Zooming in on the sun
The new, Tenerife-based GREGOR telescope is designed to observe the sun with an unprecedented precision
Nighttime is the astronomer’s day. After all, anyone wishing to see the stars must wait until it is dark. There is one exception to this rule, however: the sun. Close up, it can be used to study not only the properties of a typical star, but also its relationship with the planets. Observing eruptions of matter, sunspots or even the solar magnetic field in detail requires telescopes with a large aperture, such as Gregor, which will be inaugurated in Tenerife in the coming days. With a mirror diameter of 1.5 metres, the telescope will be able to show structures on the sun on spatial scales as small as 70 kilometres, making it one of the three most powerful instruments in the world.
Text: Helmut Hornung
Tenerife is not just a popular destination for holidaymakers. Astronomers have also long since discovered the appeal of the Canary Island. Observation conditions are ideal on the plateau at the foot of the 3,718-metre-high Teide volcano. A consortium of researchers from the Kiepenheuer Institute for Solar Physics, the Leibniz Institute for Astrophysics Potsdam, the Institute for Astrophysics Goettingen, the Max Planck Institute for Solar System Research and other international partners have been constructing the Gregor solar telescope there since 2000.
The name is not an acronym; the telescope is named after James Gregory (1638 to 1675). During the 17th century, the Scottish mathematician and astronomer developed a telescope in which a secondary concave mirror directed the reflected light from the primary parabolic mirror through a tiny hole in the primary mirror on to the eye-lens and thus into the eye. This optical principle is also used in the new telescope in Tenerife.
However, it is unlikely that any scientist will use GREGOR to ‘look’ directly at the sun; this will be done using electronic detectors, such as spectrographs, polarimeters, interferometers and cameras. The high-tech ‘eye in the sky’ also differs in other ways from James Gregory’s design. The telescope has a completely open structure to prevent air turbulence in the optical path. It is housed in a building with a retractable dome.
The 1.5-metre primary mirror is made from the heat-resistant glass ceramic Zerodur and is actively cooled to prevent the surface of the mirror from heating up as a result of the absorbed sunlight. Engineers manufactured two additional mirrors from silicon carbide (Cesic).
Thanks to its adaptive lens, GREGOR delivers particularly sharp images: a complex system of actuators and mirrors helps the system to compensate for the schlieren within the earth’s atmosphere, which constantly distorts the image of the sun similar to the way in which swirling air masses shimmer over an asphalt road in the summer heat.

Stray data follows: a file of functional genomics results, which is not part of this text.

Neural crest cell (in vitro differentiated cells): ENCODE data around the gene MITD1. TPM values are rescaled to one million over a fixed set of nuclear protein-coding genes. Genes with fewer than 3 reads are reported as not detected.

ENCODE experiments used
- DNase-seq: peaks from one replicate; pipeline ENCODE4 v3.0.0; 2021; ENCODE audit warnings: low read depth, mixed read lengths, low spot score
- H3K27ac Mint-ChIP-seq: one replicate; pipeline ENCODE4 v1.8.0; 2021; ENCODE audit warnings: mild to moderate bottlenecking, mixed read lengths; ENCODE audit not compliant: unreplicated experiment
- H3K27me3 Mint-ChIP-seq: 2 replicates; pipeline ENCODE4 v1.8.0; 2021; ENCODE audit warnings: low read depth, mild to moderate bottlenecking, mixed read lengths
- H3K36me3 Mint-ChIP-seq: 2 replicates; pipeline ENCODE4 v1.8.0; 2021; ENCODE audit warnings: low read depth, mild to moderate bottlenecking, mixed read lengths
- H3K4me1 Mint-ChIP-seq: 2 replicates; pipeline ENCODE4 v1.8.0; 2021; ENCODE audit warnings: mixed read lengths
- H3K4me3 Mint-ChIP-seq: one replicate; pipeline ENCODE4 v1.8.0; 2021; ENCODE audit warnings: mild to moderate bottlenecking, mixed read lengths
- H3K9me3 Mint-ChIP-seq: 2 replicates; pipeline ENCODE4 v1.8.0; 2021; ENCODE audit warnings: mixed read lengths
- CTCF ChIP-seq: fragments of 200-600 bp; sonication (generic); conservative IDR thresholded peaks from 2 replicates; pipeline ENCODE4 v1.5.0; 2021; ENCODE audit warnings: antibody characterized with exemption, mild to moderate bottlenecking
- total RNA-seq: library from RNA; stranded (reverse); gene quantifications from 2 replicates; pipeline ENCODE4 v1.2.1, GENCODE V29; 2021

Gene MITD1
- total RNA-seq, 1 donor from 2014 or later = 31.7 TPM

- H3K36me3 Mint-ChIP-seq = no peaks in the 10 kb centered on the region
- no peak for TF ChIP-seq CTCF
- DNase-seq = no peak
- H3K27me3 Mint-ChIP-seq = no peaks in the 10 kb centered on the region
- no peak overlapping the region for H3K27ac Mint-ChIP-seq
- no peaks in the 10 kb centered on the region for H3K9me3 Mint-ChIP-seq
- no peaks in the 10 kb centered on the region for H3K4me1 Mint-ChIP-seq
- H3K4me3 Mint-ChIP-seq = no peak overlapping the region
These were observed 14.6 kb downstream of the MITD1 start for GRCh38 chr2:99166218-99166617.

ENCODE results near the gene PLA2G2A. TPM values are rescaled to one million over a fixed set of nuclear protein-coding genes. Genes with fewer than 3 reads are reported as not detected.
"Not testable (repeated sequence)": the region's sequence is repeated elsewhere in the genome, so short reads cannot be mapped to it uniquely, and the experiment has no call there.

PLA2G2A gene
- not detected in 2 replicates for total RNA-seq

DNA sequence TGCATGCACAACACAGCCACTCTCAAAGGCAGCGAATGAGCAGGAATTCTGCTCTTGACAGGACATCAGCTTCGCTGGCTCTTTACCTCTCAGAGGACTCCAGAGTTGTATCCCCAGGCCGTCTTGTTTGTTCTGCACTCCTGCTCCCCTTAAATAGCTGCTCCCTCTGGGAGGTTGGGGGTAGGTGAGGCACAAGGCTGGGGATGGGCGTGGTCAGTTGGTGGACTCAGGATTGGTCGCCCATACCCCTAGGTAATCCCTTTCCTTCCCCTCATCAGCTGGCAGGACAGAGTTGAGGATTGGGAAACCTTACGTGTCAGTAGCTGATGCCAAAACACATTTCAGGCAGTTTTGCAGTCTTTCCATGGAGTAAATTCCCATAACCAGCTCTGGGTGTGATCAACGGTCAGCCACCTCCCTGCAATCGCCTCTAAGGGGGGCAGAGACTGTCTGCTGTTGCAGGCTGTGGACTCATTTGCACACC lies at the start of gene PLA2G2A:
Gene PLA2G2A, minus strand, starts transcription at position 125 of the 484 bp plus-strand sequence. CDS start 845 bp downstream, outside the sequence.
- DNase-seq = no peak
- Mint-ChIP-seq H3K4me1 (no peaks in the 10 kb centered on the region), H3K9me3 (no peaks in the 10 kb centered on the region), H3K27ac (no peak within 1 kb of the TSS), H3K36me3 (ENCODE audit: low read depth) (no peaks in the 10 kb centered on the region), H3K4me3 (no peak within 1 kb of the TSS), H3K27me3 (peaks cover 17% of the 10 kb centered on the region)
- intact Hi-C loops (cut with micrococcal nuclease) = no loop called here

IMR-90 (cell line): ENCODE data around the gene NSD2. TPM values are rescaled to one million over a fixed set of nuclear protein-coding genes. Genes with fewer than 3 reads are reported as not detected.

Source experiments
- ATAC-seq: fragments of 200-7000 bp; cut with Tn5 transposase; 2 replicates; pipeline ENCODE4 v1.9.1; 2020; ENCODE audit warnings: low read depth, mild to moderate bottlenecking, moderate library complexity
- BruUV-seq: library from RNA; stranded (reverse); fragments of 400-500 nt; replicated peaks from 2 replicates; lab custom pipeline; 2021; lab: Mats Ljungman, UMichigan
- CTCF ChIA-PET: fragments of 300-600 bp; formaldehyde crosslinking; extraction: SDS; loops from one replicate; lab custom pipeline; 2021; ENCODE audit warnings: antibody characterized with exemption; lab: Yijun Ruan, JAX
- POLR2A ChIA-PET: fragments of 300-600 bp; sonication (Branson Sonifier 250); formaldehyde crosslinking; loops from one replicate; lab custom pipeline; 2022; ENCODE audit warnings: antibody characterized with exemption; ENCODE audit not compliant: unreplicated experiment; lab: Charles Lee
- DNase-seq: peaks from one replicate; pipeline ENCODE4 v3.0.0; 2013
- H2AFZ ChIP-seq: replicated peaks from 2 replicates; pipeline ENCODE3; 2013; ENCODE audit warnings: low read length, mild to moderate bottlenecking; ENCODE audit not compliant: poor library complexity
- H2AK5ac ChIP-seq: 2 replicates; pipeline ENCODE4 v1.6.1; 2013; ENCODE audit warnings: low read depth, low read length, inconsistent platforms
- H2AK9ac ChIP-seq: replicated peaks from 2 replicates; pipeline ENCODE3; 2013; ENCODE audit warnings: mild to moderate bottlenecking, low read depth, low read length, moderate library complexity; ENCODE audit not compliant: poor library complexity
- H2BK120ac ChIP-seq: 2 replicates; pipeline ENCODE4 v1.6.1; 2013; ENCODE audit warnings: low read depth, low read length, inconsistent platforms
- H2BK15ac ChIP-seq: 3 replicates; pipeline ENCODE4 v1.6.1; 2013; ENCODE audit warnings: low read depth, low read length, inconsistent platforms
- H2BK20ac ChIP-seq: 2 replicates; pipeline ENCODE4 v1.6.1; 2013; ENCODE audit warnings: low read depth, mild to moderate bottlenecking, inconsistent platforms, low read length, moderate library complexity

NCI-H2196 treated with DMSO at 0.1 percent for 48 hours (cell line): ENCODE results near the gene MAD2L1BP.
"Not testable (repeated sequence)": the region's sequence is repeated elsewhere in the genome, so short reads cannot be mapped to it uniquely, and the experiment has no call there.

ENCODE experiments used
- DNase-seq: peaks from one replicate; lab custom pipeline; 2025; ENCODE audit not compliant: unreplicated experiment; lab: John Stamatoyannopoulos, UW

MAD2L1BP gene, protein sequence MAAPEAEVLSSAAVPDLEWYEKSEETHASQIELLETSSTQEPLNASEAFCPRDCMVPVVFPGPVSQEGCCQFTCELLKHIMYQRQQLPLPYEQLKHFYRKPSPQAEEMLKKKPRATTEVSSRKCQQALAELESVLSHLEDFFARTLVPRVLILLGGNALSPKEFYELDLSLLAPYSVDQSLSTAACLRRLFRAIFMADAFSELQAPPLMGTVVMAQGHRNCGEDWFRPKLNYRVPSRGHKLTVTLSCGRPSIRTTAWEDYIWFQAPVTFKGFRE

A rotating fold mirror deflects the bundled beam generated by the adaptive optics system to the various instruments. Their purpose is to measure various physical solar parameters with an unprecedented level of precision, in particular the sun’s magnetic field, and in doing so reveal small structures down to a scale of 70 kilometres – an astounding resolution capacity given that the sun is located approximately 150 million kilometres from the earth.
The complex magnetic field is crucial to almost all processes in and on the bubbling ball of gas that is the sun. It is responsible for the energy balance of the outer layers of the atmosphere, it plays a role in the solar activity cycle (the occurrence of sunspots follows an eleven-year rhythm) and it produces most of the sometimes-spectacular visible phenomena: solar prominences, flares, coronal mass ejections and terrestrial auroras.
Researchers know, based on theoretical considerations and numerical calculations, that the interactions between the solar plasma and the magnetic field take place on very small spatial scales of approximately 70 kilometres on the sun. This is precisely the resolution achieved by GREGOR.
The telescope observes the sun in visible and infrared light. In doing so, it focuses on the photosphere – a thin layer of gas (roughly 300 km thick) which appears to us to be the surface of the sun. Researchers also want to examine the chromosphere, which lies above this layer. They hope that GREGOR will help them to gain a better understanding of the above-mentioned solar phenomena. Ultimately, these new findings should help to provide more accurate forecasts about eruptions of matter, which can pose a risk to satellites in space or electricity grids on earth.
GREGOR belongs to the Observatorio del Teide at the Instituto Astrofisica des Canarias (IAC). Although the telescope will be officially inaugurated on 21 May and will subsequently embark on its scientific work, it has already been through a baptism of fire: on 12 March 2009, GREGOR saw sunlight for the first time; at that time it was still fitted with a test mirror measuring one metre in diameter.
While the telescope at Teide in Tenerife is sure to shed light on solar physics in the coming years, it also has something to offer traditional astronomers: thanks to its outstanding optical and mechanical properties, they will be able to use GREGOR to examine sun-like stars in long series of measurements, something that is not possible with other night telescopes.